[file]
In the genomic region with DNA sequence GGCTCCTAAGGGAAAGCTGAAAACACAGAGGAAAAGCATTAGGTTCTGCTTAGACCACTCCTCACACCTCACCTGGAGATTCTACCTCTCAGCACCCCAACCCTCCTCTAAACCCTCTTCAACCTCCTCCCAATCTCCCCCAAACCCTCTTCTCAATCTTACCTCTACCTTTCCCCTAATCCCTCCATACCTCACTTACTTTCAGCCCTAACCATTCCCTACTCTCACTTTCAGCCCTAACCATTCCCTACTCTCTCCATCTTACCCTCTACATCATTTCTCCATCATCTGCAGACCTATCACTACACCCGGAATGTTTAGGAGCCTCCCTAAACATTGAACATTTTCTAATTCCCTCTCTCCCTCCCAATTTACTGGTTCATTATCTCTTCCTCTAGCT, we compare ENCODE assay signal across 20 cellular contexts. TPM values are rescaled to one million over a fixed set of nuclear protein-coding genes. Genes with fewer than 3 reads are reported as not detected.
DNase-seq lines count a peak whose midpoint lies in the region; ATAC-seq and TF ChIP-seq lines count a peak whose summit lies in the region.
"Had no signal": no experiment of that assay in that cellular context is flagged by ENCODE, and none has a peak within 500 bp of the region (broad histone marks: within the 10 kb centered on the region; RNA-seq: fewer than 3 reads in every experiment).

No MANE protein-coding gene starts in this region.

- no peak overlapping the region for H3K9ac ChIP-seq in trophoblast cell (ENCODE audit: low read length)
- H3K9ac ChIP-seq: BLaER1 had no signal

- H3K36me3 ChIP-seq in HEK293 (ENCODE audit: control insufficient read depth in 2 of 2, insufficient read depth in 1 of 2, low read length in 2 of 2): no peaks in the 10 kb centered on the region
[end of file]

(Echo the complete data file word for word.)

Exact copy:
In the genomic region with DNA sequence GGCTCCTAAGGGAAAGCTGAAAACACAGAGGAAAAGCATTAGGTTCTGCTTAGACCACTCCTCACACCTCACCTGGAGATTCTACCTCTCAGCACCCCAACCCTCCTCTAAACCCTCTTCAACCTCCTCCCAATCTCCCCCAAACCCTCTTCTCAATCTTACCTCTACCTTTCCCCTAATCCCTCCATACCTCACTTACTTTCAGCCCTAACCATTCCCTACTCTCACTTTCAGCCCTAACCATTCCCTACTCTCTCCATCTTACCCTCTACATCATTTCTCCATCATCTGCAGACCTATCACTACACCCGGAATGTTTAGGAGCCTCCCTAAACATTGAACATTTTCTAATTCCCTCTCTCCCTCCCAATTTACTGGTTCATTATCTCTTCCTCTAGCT, we compare ENCODE assay signal across 20 cellular contexts. TPM values are rescaled to one million over a fixed set of nuclear protein-coding genes. Genes with fewer than 3 reads are reported as not detected.
DNase-seq lines count a peak whose midpoint lies in the region; ATAC-seq and TF ChIP-seq lines count a peak whose summit lies in the region.
"Had no signal": no experiment of that assay in that cellular context is flagged by ENCODE, and none has a peak within 500 bp of the region (broad histone marks: within the 10 kb centered on the region; RNA-seq: fewer than 3 reads in every experiment).

No MANE protein-coding gene starts in this region.

- no peak overlapping the region for H3K9ac ChIP-seq in trophoblast cell (ENCODE audit: low read length)
- H3K9ac ChIP-seq: BLaER1 had no signal

- H3K36me3 ChIP-seq in HEK293 (ENCODE audit: control insufficient read depth in 2 of 2, insufficient read depth in 1 of 2, low read length in 2 of 2): no peaks in the 10 kb centered on the region